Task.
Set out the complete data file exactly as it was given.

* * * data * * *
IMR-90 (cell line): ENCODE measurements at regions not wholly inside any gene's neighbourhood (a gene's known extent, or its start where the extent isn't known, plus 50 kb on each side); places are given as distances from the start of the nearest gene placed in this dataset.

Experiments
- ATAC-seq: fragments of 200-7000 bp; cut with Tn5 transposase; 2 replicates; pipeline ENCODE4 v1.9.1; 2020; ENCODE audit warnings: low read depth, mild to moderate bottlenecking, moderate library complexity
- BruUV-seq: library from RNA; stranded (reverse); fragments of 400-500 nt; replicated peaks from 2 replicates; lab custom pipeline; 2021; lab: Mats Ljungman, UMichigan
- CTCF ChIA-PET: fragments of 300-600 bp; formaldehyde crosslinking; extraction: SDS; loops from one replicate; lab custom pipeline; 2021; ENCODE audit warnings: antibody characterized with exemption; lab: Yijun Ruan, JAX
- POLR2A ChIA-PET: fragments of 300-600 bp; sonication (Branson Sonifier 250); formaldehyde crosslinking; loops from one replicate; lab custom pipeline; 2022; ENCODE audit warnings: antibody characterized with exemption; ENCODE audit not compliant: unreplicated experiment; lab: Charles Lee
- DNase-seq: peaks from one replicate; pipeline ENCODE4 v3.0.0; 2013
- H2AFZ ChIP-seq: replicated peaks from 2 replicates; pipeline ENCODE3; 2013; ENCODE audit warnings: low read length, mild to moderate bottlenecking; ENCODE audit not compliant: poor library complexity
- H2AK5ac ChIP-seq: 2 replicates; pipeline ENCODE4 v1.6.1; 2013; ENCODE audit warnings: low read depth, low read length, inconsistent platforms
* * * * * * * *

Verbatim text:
IMR-90 (cell line): ENCODE measurements at regions not wholly inside any gene's neighbourhood (a gene's known extent, or its start where the extent isn't known, plus 50 kb on each side); places are given as distances from the start of the nearest gene placed in this dataset.

Experiments
- ATAC-seq: fragments of 200-7000 bp; cut with Tn5 transposase; 2 replicates; pipeline ENCODE4 v1.9.1; 2020; ENCODE audit warnings: low read depth, mild to moderate bottlenecking, moderate library complexity
- BruUV-seq: library from RNA; stranded (reverse); fragments of 400-500 nt; replicated peaks from 2 replicates; lab custom pipeline; 2021; lab: Mats Ljungman, UMichigan
- CTCF ChIA-PET: fragments of 300-600 bp; formaldehyde crosslinking; extraction: SDS; loops from one replicate; lab custom pipeline; 2021; ENCODE audit warnings: antibody characterized with exemption; lab: Yijun Ruan, JAX
- POLR2A ChIA-PET: fragments of 300-600 bp; sonication (Branson Sonifier 250); formaldehyde crosslinking; loops from one replicate; lab custom pipeline; 2022; ENCODE audit warnings: antibody characterized with exemption; ENCODE audit not compliant: unreplicated experiment; lab: Charles Lee
- DNase-seq: peaks from one replicate; pipeline ENCODE4 v3.0.0; 2013
- H2AFZ ChIP-seq: replicated peaks from 2 replicates; pipeline ENCODE3; 2013; ENCODE audit warnings: low read length, mild to moderate bottlenecking; ENCODE audit not compliant: poor library complexity
- H2AK5ac ChIP-seq: 2 replicates; pipeline ENCODE4 v1.6.1; 2013; ENCODE audit warnings: low read depth, low read length, inconsistent platforms